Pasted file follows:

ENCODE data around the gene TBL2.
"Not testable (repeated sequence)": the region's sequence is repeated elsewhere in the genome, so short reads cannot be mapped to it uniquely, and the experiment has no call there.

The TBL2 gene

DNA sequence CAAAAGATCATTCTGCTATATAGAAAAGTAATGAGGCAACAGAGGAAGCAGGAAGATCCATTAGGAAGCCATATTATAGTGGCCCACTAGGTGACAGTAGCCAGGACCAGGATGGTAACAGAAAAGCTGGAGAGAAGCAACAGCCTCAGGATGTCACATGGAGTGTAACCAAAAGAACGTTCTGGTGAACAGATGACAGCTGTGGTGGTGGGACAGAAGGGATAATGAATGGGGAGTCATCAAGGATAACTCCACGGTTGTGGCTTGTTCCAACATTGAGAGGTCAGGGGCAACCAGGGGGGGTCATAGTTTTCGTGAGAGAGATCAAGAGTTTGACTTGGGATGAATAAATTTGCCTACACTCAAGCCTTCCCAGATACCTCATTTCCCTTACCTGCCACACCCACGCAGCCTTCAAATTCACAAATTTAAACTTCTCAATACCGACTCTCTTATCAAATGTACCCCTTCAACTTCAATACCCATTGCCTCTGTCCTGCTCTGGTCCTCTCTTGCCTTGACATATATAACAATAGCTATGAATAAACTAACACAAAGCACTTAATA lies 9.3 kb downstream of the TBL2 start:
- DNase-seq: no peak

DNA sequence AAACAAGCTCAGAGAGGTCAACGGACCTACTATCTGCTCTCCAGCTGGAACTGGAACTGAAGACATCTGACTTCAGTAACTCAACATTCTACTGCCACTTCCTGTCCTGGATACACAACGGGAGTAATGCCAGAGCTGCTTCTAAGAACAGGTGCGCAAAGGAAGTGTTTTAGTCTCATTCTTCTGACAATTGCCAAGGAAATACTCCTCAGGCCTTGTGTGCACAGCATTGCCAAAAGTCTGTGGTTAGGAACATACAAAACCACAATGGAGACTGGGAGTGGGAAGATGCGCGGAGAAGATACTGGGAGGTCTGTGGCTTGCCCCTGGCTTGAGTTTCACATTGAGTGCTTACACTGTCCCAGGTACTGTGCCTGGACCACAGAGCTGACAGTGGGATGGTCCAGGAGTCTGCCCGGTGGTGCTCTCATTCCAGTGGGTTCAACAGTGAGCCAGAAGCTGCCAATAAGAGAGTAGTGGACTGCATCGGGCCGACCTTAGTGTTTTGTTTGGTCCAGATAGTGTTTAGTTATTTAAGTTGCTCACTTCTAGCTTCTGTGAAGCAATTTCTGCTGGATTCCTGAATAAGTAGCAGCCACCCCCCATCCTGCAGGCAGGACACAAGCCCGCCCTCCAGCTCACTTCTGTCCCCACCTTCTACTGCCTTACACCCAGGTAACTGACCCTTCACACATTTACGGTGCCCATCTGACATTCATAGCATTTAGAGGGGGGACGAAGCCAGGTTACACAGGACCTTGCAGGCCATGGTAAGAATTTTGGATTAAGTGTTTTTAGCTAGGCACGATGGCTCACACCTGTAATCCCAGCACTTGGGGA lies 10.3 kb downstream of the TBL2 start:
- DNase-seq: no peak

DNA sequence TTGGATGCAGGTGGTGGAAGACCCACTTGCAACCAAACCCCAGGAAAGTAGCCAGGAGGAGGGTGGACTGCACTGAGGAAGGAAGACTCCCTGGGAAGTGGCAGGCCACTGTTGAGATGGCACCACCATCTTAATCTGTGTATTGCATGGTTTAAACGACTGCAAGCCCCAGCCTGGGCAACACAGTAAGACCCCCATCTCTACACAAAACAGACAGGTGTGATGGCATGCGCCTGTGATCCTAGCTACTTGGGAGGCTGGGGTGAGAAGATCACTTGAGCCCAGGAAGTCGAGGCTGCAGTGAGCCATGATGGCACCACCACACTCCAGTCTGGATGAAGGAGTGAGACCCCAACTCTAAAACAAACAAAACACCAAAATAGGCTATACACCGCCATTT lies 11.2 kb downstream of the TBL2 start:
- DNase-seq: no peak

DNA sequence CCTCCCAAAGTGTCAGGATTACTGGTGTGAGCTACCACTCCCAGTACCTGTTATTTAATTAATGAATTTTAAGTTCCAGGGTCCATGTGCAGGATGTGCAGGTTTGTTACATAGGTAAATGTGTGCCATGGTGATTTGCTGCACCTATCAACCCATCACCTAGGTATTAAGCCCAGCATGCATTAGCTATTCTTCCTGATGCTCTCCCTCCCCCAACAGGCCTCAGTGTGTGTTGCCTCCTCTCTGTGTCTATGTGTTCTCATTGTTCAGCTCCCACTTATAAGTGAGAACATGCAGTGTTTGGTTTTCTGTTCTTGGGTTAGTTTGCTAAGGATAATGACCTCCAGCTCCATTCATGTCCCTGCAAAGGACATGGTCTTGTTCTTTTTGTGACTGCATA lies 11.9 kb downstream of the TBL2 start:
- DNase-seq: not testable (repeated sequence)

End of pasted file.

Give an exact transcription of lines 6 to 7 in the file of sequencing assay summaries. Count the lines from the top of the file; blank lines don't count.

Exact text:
DNA sequence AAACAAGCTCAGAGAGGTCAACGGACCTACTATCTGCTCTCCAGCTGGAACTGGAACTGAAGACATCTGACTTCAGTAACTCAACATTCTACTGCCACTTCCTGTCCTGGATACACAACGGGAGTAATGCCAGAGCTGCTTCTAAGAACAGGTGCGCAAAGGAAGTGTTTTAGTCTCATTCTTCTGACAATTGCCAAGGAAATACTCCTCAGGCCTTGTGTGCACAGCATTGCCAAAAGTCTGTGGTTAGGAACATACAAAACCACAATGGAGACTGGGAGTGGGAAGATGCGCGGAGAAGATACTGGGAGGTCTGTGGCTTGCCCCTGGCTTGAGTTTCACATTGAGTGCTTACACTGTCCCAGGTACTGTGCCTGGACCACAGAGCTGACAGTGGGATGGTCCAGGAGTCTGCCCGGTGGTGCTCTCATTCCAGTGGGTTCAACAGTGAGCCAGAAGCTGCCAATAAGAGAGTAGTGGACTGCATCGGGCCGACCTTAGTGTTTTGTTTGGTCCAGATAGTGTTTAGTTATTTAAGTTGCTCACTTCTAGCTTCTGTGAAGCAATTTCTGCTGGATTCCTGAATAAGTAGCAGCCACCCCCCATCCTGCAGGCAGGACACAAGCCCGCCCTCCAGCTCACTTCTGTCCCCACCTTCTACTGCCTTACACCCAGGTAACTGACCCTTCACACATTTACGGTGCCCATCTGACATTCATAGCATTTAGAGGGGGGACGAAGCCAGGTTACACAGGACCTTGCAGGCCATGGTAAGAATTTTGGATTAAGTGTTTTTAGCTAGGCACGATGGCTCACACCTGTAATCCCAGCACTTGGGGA lies 10.3 kb downstream of the TBL2 start:
- DNase-seq: no peak